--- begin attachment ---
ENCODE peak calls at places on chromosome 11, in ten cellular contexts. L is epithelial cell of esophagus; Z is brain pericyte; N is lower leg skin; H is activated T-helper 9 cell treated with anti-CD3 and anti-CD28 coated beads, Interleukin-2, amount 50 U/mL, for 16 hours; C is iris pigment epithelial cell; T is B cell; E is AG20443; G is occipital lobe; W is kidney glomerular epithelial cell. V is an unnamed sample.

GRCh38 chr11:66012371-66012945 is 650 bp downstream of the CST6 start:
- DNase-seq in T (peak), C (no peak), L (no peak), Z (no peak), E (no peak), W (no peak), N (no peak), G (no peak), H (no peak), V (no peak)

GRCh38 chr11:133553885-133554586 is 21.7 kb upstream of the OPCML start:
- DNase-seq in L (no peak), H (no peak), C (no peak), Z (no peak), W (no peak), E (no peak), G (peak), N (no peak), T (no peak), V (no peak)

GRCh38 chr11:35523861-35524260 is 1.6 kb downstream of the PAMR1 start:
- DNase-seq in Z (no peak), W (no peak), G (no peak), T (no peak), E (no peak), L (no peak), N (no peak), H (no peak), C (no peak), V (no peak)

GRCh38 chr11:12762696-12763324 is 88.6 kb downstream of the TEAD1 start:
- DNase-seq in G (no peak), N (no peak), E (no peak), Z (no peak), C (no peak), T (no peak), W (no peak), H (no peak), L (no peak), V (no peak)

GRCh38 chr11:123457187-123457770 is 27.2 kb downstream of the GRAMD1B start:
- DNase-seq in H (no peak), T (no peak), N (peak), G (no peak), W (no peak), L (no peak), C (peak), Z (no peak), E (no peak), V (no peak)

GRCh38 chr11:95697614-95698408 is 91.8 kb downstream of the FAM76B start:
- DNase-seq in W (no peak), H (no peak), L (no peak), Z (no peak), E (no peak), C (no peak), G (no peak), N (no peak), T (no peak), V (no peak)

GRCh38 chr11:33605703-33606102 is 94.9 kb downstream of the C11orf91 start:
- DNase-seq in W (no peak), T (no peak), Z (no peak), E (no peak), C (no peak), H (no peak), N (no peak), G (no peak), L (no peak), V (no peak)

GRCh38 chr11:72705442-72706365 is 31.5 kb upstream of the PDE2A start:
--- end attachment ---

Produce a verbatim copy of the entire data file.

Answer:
ENCODE peak calls at places on chromosome 11, in ten cellular contexts. L is epithelial cell of esophagus; Z is brain pericyte; N is lower leg skin; H is activated T-helper 9 cell treated with anti-CD3 and anti-CD28 coated beads, Interleukin-2, amount 50 U/mL, for 16 hours; C is iris pigment epithelial cell; T is B cell; E is AG20443; G is occipital lobe; W is kidney glomerular epithelial cell. V is an unnamed sample.

GRCh38 chr11:66012371-66012945 is 650 bp downstream of the CST6 start:
- DNase-seq in T (peak), C (no peak), L (no peak), Z (no peak), E (no peak), W (no peak), N (no peak), G (no peak), H (no peak), V (no peak)

GRCh38 chr11:133553885-133554586 is 21.7 kb upstream of the OPCML start:
- DNase-seq in L (no peak), H (no peak), C (no peak), Z (no peak), W (no peak), E (no peak), G (peak), N (no peak), T (no peak), V (no peak)

GRCh38 chr11:35523861-35524260 is 1.6 kb downstream of the PAMR1 start:
- DNase-seq in Z (no peak), W (no peak), G (no peak), T (no peak), E (no peak), L (no peak), N (no peak), H (no peak), C (no peak), V (no peak)

GRCh38 chr11:12762696-12763324 is 88.6 kb downstream of the TEAD1 start:
- DNase-seq in G (no peak), N (no peak), E (no peak), Z (no peak), C (no peak), T (no peak), W (no peak), H (no peak), L (no peak), V (no peak)

GRCh38 chr11:123457187-123457770 is 27.2 kb downstream of the GRAMD1B start:
- DNase-seq in H (no peak), T (no peak), N (peak), G (no peak), W (no peak), L (no peak), C (peak), Z (no peak), E (no peak), V (no peak)

GRCh38 chr11:95697614-95698408 is 91.8 kb downstream of the FAM76B start:
- DNase-seq in W (no peak), H (no peak), L (no peak), Z (no peak), E (no peak), C (no peak), G (no peak), N (no peak), T (no peak), V (no peak)

GRCh38 chr11:33605703-33606102 is 94.9 kb downstream of the C11orf91 start:
- DNase-seq in W (no peak), T (no peak), Z (no peak), E (no peak), C (no peak), H (no peak), N (no peak), G (no peak), L (no peak), V (no peak)

GRCh38 chr11:72705442-72706365 is 31.5 kb upstream of the PDE2A start: